The same process is followed at the board level, where the marks are moderated once again. The entire process ensures that many students, some with as little as 15% marks, can get “upped” to score the minimum required 35 percent in a subject. The filters that were in existence even before the Sibal proposals were weak enough. The automatic promotions stipulation made the situation even worse.
The absence of class tests, and Sibal’s recommendation that unwilling students should be persuaded to learn, may be a good concept under ideal conditions. But talk to the teachers. Most school teachers in good schools ended up begging students to complete their project assignments so that the teachers could then fill up the required forms and inform the education inspector that the students had met the qualifying norms.
The RTE in its present forms puts the onus on the teacher to put in the additional hours that might be required to ensure that all students qualify. Since no detention is allowed, the teacher must either fudge records and say that an inept student is “qualified” for promotion, or must put in additional hours, or plead with the students.
The situation had become unbearable.
Funds for special schools
True, every child is a special case. He or she must be nurtured and taken care of. That is why, the government needs to spend more to identify the special needs of each child and place him or her in the right environment which will make the child blossom.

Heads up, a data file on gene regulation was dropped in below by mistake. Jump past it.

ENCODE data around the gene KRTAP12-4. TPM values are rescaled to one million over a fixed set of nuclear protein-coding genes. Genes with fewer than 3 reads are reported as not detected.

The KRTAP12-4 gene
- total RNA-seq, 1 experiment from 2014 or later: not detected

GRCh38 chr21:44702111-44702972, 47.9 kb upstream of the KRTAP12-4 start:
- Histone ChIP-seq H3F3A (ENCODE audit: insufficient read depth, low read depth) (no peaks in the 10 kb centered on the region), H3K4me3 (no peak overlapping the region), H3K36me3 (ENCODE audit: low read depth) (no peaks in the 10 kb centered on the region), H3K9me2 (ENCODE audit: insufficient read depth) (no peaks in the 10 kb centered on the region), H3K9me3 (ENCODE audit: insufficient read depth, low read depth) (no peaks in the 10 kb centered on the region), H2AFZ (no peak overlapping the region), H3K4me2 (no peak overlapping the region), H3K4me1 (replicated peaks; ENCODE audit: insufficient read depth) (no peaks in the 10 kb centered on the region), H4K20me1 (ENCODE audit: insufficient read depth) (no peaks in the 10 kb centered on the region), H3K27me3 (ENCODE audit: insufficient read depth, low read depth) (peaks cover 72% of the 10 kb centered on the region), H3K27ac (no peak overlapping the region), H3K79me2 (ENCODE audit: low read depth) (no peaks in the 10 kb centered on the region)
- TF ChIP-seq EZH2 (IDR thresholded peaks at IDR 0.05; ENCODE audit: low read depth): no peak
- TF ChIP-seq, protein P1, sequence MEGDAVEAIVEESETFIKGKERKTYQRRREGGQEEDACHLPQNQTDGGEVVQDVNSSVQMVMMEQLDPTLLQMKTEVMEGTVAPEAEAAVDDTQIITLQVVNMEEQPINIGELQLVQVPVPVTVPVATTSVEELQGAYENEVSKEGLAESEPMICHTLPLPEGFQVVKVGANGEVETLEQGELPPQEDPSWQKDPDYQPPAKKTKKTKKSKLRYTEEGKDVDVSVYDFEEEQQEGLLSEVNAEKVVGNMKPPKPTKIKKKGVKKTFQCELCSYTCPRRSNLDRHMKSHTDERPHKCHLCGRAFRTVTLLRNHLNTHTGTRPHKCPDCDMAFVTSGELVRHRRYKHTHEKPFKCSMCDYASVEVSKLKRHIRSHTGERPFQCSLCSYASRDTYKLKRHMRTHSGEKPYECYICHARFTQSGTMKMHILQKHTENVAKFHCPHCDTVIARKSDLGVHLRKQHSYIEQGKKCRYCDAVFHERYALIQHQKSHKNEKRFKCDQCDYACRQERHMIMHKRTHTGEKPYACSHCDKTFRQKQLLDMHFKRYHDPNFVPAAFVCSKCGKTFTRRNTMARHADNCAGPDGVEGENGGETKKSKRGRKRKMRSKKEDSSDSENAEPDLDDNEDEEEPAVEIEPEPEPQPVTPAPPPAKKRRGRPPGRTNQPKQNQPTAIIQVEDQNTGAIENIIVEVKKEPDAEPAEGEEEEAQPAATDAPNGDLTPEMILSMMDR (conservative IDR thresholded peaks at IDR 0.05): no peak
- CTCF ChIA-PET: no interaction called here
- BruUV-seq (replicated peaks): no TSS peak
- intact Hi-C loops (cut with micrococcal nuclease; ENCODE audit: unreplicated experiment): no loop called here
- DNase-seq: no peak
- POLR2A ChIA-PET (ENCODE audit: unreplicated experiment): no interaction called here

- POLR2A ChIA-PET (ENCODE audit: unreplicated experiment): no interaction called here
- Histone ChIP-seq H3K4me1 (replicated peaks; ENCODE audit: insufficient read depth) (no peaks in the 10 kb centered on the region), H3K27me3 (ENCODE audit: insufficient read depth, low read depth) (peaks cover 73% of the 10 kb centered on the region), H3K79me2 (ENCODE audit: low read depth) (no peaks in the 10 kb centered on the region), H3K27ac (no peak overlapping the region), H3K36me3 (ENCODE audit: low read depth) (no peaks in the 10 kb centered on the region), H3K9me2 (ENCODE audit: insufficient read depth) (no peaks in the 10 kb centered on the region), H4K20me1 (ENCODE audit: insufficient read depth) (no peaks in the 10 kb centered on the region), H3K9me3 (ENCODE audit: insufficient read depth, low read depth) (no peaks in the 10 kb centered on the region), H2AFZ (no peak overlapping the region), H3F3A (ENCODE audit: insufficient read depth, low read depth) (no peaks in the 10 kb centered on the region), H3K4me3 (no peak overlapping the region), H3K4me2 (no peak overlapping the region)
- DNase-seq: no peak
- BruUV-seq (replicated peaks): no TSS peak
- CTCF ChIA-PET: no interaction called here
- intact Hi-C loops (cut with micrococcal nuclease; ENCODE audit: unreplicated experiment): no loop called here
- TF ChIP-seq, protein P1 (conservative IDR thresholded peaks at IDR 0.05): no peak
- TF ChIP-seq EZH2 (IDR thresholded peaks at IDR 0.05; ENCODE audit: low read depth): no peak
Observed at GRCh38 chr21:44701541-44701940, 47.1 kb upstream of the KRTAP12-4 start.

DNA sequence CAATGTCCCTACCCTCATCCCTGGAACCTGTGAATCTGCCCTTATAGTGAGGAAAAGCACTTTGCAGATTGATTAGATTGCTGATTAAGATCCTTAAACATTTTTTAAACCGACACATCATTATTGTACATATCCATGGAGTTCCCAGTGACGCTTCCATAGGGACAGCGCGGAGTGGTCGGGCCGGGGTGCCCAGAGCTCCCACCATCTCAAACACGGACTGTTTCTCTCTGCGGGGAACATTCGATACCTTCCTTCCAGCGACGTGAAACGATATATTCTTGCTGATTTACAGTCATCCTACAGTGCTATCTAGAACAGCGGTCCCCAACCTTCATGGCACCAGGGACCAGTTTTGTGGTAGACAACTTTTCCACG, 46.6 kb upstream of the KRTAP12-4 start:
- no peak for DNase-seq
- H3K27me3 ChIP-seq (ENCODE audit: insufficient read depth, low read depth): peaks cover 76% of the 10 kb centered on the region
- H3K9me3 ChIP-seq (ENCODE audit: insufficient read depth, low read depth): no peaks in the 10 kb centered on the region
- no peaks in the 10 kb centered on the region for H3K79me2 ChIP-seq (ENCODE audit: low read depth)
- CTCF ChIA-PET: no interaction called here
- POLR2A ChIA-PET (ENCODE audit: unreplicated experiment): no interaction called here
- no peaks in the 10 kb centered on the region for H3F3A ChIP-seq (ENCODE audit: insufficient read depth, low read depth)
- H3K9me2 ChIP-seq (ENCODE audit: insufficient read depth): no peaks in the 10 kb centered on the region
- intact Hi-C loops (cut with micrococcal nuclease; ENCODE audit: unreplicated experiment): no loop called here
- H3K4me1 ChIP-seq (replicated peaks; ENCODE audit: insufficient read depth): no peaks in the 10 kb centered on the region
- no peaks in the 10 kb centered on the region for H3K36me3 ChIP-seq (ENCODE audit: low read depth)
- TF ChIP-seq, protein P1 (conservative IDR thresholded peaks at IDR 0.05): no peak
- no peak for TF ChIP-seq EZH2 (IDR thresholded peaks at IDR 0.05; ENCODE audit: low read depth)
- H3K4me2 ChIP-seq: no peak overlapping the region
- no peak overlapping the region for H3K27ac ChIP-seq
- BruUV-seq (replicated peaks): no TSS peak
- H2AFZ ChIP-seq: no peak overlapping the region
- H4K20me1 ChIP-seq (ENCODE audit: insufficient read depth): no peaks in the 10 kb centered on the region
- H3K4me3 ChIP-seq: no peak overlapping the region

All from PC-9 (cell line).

But without the funds, or the systems which allow for such needs to be met, or such special skills to be honed, don’t expect the existing system to take on this additional responsibility as well. Special needs require special processes and structures. The Sibal approach was to dump these special needs on the present structure. As a result, both the general lot of students as well as students with special needs suffered. It was destined for disaster.
Better late than never
This could be the first sensible educational policy that is being articulated by the present HRD ministry.
In fact, this need was well articulated at a meeting of the Central Advisory Board of Education (CABE) in August last year. Most states had expressed the need to jettison the the system of continuous and automatic promotions.
HRD minister Smriti Irani had then asked all the states to submit their views in writing. In their feedback, 13 states – including Rajasthan, West Bengal, Bihar, Odisha, Madhya Pradesh, Punjab, Sikkim, Uttar Pradesh, Uttarakhand and Puducherry – said they wanted the no-detention policy revoked. Some states, such as Maharashtra, Andhra Pradesh, Karnataka and Telangana backed the existing practice of continuous promotions till Standard 8.
The HRD ministry’s decision takes into account that if schooling is bad, it will mean bad outputs, which become bad inputs for colleges. And no college can be expected to churn out excellent students if the input is bad, or if the ‘wrong’ types of students are clubbed with the ‘right’ types. If one has to improve India’s college education, it must start with schools. And if schools need to improve, the need for annual filtering of students needs to be restored urgently.